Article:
5. The question is whether the Tribunal is justified in directing exclusion of the salary income of the assessee in his assessment for the relevant year under s. 64(1)(ii) of the Act.

6. Section 64(1)(ii) provides for exclusion of any remuneration received by a spouse from the concern in which the individual has substantial interest. The only exemption stated in the proviso thereunder is the income derived by a spouse possessing technical or professional qualification and such income should be solely attributable to the application of his or her technical or professional knowledge and experience.

Section 64(1)(ii) is set out hereunder :

'(1) In computing the total income of any individual, there shall be included all such income as arises directly or indirectly - ....

(ii) to the spouse of such individual by way of salary, commission, fees or any other form of remuneration whether in cash or in kind from a concern in which such individual has a substantial interest :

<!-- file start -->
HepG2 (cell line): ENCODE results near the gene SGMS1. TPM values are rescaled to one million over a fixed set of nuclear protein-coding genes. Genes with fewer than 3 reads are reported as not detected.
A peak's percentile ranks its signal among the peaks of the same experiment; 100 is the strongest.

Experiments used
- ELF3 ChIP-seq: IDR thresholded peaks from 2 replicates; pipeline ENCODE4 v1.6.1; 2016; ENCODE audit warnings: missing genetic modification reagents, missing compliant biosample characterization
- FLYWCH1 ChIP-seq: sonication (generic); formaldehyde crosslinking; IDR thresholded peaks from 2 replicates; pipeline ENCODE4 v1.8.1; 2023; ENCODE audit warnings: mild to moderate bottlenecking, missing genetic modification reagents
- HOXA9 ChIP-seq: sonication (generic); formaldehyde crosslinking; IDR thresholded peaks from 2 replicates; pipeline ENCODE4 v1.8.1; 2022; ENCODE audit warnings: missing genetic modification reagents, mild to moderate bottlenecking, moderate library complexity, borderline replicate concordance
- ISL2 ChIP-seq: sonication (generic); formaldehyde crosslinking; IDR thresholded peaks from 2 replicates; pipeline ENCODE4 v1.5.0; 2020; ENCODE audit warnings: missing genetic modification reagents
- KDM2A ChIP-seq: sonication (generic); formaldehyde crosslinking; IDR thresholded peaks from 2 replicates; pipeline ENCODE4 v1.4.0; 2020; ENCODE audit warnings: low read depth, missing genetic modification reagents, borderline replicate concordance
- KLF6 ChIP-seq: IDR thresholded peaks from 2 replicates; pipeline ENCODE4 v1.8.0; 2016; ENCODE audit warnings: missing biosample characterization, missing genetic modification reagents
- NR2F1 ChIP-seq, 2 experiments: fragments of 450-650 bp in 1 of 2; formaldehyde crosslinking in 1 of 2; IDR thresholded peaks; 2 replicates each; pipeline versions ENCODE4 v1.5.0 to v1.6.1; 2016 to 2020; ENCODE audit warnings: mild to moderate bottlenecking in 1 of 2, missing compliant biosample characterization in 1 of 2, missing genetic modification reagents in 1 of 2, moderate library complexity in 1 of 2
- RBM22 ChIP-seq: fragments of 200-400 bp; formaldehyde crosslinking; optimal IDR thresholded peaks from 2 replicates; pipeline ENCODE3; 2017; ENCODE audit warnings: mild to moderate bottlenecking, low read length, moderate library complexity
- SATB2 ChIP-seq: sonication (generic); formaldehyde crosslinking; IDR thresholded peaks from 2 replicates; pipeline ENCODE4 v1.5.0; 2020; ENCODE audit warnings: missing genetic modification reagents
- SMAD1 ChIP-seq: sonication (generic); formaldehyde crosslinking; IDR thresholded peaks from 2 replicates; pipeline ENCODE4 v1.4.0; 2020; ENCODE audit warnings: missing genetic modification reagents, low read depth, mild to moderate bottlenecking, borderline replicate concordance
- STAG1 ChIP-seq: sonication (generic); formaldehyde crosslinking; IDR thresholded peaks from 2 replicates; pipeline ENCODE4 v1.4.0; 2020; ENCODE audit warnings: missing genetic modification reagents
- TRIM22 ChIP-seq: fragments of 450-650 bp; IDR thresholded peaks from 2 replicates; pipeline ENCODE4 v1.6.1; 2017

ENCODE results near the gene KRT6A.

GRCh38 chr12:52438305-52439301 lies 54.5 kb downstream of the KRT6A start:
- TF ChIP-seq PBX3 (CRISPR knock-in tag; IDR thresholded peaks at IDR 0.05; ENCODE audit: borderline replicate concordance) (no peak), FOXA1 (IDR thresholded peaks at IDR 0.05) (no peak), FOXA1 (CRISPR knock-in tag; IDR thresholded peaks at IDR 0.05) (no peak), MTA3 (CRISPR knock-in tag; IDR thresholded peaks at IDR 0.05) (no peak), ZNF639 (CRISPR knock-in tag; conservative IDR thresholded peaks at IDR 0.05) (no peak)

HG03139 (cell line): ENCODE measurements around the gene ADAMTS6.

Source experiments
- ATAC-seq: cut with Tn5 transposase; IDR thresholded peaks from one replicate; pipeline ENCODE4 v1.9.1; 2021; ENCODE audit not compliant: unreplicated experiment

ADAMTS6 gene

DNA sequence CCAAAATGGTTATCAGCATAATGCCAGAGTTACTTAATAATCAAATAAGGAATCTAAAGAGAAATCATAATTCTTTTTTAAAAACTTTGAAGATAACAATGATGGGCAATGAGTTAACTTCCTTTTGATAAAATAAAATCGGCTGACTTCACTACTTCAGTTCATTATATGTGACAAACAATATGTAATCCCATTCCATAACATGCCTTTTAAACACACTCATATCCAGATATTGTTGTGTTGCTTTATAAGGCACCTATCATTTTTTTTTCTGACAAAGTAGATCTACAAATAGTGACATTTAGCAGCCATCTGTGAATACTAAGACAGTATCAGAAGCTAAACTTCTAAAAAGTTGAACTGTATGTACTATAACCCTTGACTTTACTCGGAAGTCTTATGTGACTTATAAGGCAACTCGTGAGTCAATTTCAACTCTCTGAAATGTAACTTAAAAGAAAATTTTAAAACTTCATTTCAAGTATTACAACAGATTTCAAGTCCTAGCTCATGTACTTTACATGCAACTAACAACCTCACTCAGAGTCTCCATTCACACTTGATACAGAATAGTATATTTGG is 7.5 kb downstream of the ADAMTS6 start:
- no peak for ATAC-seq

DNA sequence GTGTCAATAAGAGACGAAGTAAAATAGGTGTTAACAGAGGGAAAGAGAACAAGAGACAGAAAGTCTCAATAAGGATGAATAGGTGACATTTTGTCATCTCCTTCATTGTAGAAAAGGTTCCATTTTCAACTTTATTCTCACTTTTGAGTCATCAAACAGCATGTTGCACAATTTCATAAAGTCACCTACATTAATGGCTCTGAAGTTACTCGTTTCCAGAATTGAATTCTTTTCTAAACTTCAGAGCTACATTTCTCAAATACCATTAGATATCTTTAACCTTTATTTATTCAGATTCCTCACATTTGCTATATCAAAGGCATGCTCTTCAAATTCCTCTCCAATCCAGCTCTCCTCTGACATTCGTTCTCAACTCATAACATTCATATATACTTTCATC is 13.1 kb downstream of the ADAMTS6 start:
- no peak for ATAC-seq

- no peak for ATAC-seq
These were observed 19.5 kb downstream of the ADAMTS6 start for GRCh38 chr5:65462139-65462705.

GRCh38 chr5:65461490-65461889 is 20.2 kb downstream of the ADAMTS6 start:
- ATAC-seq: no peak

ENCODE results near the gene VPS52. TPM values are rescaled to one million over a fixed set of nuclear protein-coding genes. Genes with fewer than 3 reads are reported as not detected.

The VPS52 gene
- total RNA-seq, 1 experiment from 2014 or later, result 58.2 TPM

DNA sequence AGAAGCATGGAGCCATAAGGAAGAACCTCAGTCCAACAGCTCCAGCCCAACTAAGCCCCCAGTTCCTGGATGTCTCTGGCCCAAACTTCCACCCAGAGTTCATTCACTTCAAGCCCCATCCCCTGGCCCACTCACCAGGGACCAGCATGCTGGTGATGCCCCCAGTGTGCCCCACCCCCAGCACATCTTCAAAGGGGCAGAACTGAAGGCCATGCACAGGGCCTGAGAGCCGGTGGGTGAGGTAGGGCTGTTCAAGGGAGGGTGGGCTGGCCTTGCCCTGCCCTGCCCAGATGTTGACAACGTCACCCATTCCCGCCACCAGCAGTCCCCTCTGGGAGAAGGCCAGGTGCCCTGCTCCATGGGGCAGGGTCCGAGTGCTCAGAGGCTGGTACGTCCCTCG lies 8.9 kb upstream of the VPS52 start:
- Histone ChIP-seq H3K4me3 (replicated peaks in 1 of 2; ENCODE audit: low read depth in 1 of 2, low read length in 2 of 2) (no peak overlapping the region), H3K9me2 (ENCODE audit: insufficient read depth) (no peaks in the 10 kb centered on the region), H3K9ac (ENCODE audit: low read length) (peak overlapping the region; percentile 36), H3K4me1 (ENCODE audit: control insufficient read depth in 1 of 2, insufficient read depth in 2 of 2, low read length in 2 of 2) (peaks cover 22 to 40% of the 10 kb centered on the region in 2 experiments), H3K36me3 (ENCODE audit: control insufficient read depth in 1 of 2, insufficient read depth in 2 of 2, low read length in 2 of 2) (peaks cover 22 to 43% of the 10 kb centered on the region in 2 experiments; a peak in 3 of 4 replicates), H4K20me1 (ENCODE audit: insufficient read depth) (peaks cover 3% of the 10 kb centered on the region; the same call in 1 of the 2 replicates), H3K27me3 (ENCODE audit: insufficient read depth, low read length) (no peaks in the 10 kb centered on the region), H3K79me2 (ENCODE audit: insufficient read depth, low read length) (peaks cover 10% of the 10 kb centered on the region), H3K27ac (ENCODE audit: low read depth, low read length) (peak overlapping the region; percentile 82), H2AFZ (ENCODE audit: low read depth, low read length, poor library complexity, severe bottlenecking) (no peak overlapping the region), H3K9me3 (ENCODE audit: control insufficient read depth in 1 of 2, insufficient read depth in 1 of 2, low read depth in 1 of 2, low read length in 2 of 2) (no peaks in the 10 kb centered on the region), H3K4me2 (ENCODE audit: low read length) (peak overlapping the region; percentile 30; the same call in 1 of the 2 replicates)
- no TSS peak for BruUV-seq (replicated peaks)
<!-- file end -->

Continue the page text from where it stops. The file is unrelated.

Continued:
Provided that nothing in this clause shall apply in relation to any income arising to the spouse where the spouse possesses technical or professional qualification and the income is solely attributable to the application of his or her technical or professional knowledge and experience.'

7. The proviso is an exception to clause (ii). It must, therefore, be strictly construed. The proviso contemplates two conditions : (1) the spouse must possess technical or professional qualification; and (2) the income derived by him or her must be attributable to the application of the such technical or professional knowledge an exprience. The requirement of technical or professional qualification is not general in terms. It must related to the post which he or she occupies and, secondly, the salary or fees must be attributable to the application for his or her technical or professional knowledge. Both these conditions must be satisfied for excluding salary drawn by an assessee in his/her assessment, and to assess it separately in the individual assessment of the recipient.